REALITY: As with any motion control drive technology, proportional pneumatic systems have limitations that are dictated by the response speed of the controlling electronics and physical interfaces — in this case, the valve. If the electronics can detect and resolve the position of the commanded load with a high degree of resolution, and the valve response time is fast enough, the system will come to rest with zero velocity at precisely the commanded position with a measurable error. The error depends on the amount of static friction in the load support system and the acceleration and deceleration speeds versus the dynamic load on the system. These conditions are not unique to pneumatic systems but apply to both electromechanical and hydraulic systems as well.

MYTH: Pneumatic systems are difficult to start and stop at mid-stroke positions.
REALITY: Pneumatic systems can be proportionally controlled to start and stop anywhere between a cylinder's stroke extremes. To achieve this, an intelligent controller and a fast-acting proportional valve are required. The controller must be capable of calculating the precise velocity trajectory profile for the commanded motion and control the valve's output to provide the exact air flow to the cylinder to execute the motion command.

The cylinder must have position or velocity (or both) and pressure sensors installed to monitor motion and load dynamics. This information is processed by the controller and adjustments are made to the valve to either increase or decrease the air flow into or out of the cylinder to force it to remain on the trajectory track. If the trajectory is followed precisely, the motion will follow with the same precision.

MYTH: Pneumatic systems cost more than electric drives.
REALITY: Electric drives range in price from hundreds to several thousands of dollars, depending on the size and sophistication of the motor, controller, and mechanical devices needed to complete the motion control system. Pneumatic systems can be more expensive, but a crossover point exists where a pneumatic system can be less than — and sometimes half the cost of — an electric drive to provide comparable performance.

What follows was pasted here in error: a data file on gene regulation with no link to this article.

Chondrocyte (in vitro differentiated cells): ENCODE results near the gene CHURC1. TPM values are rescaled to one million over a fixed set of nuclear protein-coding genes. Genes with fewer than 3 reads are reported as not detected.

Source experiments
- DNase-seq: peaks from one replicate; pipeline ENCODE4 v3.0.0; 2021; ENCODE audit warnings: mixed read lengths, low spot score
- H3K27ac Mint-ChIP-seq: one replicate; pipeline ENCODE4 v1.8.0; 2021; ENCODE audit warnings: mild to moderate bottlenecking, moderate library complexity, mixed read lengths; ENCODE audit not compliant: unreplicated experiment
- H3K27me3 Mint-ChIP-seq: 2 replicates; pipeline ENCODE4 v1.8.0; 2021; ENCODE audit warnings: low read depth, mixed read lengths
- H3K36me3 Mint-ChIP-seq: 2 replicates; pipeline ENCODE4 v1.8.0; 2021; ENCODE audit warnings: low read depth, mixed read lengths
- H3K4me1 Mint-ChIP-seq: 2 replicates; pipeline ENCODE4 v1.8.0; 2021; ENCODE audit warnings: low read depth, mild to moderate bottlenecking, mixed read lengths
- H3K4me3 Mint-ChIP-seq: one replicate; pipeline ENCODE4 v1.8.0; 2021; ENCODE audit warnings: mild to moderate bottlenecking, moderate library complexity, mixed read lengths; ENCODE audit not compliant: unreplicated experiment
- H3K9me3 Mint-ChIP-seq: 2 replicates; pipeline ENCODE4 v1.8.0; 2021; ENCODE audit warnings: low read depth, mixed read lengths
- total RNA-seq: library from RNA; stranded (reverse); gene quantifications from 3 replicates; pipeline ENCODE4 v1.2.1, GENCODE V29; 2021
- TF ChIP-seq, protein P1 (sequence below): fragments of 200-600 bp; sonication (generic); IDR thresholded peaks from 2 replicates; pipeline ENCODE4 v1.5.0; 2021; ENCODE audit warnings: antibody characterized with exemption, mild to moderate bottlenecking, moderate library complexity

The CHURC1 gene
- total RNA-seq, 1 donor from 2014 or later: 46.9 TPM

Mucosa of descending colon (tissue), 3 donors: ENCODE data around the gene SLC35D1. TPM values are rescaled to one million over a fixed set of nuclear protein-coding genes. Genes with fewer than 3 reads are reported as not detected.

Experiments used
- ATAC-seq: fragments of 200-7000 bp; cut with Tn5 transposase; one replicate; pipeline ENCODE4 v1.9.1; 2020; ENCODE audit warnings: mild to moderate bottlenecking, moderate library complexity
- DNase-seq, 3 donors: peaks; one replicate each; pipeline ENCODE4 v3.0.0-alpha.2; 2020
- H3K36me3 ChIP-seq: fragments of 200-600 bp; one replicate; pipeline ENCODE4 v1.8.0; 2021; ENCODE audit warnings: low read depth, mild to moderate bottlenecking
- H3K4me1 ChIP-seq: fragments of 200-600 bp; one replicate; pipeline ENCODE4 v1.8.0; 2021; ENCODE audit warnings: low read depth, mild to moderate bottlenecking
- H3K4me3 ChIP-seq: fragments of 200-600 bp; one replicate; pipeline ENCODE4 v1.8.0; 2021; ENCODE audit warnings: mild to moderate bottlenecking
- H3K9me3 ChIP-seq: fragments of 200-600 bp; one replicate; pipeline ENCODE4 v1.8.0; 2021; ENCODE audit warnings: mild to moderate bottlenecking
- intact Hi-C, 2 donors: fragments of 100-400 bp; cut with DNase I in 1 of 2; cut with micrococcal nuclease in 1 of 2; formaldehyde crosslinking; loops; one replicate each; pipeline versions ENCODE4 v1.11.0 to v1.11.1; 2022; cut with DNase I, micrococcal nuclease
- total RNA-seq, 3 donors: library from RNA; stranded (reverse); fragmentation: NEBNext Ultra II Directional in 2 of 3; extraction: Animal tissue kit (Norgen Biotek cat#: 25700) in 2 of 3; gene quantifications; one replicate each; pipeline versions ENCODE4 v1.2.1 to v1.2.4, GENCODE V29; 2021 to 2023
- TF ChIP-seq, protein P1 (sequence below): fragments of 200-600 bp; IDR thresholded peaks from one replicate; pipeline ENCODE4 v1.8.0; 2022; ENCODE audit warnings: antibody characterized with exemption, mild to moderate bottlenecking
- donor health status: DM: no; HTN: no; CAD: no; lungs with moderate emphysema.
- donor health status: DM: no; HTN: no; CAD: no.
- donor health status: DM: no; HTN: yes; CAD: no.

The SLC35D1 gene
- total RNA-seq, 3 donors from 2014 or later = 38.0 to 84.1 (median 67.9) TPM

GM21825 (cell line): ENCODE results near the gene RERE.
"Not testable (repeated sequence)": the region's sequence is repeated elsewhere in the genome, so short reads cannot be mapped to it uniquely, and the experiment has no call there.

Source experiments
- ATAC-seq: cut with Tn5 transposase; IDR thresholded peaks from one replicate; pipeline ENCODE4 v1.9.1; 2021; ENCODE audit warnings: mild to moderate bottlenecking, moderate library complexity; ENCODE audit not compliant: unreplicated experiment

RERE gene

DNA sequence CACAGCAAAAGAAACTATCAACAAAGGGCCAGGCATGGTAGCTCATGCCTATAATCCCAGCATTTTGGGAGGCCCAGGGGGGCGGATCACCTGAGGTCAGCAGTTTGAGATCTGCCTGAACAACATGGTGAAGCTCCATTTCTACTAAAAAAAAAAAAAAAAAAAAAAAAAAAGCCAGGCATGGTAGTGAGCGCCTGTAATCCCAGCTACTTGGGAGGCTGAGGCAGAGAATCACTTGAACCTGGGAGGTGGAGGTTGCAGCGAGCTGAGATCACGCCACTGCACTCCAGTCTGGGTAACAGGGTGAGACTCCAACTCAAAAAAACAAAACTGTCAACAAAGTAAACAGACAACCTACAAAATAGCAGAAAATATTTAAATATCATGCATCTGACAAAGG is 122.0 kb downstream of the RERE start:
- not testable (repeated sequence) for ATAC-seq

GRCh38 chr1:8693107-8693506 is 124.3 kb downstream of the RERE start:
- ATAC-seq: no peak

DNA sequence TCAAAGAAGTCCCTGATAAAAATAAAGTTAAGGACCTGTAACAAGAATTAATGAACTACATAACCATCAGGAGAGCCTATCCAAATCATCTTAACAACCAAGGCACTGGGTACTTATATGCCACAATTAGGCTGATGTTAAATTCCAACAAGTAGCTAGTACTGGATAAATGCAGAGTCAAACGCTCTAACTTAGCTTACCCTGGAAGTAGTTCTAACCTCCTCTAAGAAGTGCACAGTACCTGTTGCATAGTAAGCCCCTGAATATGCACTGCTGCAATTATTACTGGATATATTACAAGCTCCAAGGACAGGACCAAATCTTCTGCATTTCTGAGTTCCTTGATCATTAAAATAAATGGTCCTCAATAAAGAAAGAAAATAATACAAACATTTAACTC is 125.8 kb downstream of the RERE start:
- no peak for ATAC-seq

The crossover point depends on the motion profile and required precision. In general, electric drives are capable of motion control accuracies of ±0.001 in. If the system does not require this closeness of accuracy, then the pneumatic system becomes a more economical choice.

If an electric drive may become cost prohibitive for large horsepower motors, high power controllers, and large mechanical drive systems, then a proportional pneumatic system with multiple actuators may be a more economical choice. To be more specific, pneumatic system accuracies can be as good as ±0.032 in. with a repeatability of ±0.005 in. If this performance is acceptable, then the pneumatic solution may be the most practical choice. Hydraulic drives, on the other hand, can provide more force and power than either electric or pneumatic drives. Generally, though, they cost substantially more and require more maintenance than their pneumatic counterpart.

R. Edwin (Ed) Howe is president, Enfield Technologies LLC, Trumbull, Conn. For more information, e-mail [email protected] or visit www.enfieldtech.com.